In one of our first exchanges with him he said, “workers need to get into your unit to take down your security walls.” We had no temporary security walls at that point.

He said he “doesn’t have it in his notes” whether our home is getting temporary walls installed or if they’re coming down, but, “it’s one of those.” If you have temporary walls up they’re coming down. No walls? They need to put them up. “It really needs to be done by Wednesday. Thank you for scheduling this. Some people refuse to let us inside. That only delays everything.” Poor guy.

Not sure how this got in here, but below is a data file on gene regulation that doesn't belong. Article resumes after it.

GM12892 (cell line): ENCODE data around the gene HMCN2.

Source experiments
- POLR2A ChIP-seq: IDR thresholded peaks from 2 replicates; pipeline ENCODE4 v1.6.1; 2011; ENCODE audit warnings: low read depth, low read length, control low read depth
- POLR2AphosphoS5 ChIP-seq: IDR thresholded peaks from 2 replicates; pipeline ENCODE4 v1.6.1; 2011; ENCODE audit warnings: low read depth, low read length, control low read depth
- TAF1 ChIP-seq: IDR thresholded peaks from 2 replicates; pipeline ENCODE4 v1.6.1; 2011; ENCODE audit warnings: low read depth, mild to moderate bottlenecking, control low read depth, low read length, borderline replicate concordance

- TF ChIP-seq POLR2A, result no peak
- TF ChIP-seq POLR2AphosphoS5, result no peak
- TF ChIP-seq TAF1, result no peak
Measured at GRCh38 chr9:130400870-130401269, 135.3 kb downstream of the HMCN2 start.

In later conversation he phoned us, “The plumber is coming up, and he’ll tap on your window in just a minute.”

“We don’t have any windows right now.”

“He’ll tap on your balcony door then.”

“Nope, don’t have one of those now either. No windows. No balcony door. We only have the pink temporary walls.”

“Okay then, I’ll radio him that he needs to come to your front door.”

“Thank you.”

He has a sweet, raspy voice that manages to sound genuinely helpful and appreciative, yet he’s not afraid to leave an urgent note on your door when work must get done and you didn’t yet manage to return his call. And most important he is still our Repair Liaison. It’s going on six months now, and he hasn’t run away screaming. There’s something to be said for that.